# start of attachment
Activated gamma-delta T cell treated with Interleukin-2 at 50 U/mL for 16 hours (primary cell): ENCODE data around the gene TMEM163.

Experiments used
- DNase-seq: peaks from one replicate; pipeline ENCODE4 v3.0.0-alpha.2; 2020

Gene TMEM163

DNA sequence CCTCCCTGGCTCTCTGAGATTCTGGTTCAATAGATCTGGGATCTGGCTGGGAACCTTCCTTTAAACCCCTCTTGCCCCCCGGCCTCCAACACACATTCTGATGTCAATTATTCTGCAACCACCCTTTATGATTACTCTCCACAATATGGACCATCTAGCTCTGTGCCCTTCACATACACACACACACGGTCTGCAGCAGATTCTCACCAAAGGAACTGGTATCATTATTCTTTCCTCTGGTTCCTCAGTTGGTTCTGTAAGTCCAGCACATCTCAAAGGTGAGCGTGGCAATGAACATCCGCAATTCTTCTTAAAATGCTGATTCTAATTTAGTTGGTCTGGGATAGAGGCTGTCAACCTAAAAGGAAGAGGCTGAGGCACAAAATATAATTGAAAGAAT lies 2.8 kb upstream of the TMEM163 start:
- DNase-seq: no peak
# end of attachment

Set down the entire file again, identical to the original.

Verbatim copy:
Activated gamma-delta T cell treated with Interleukin-2 at 50 U/mL for 16 hours (primary cell): ENCODE data around the gene TMEM163.

Experiments used
- DNase-seq: peaks from one replicate; pipeline ENCODE4 v3.0.0-alpha.2; 2020

Gene TMEM163

DNA sequence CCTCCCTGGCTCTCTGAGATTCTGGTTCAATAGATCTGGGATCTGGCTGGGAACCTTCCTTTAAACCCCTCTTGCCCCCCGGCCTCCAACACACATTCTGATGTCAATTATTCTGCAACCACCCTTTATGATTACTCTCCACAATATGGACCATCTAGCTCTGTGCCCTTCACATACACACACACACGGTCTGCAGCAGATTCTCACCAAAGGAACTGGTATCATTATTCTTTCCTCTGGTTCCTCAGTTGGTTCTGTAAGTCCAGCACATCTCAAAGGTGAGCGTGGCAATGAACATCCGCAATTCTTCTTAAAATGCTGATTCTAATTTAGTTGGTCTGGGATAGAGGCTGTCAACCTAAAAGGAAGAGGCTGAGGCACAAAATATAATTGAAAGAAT lies 2.8 kb upstream of the TMEM163 start:
- DNase-seq: no peak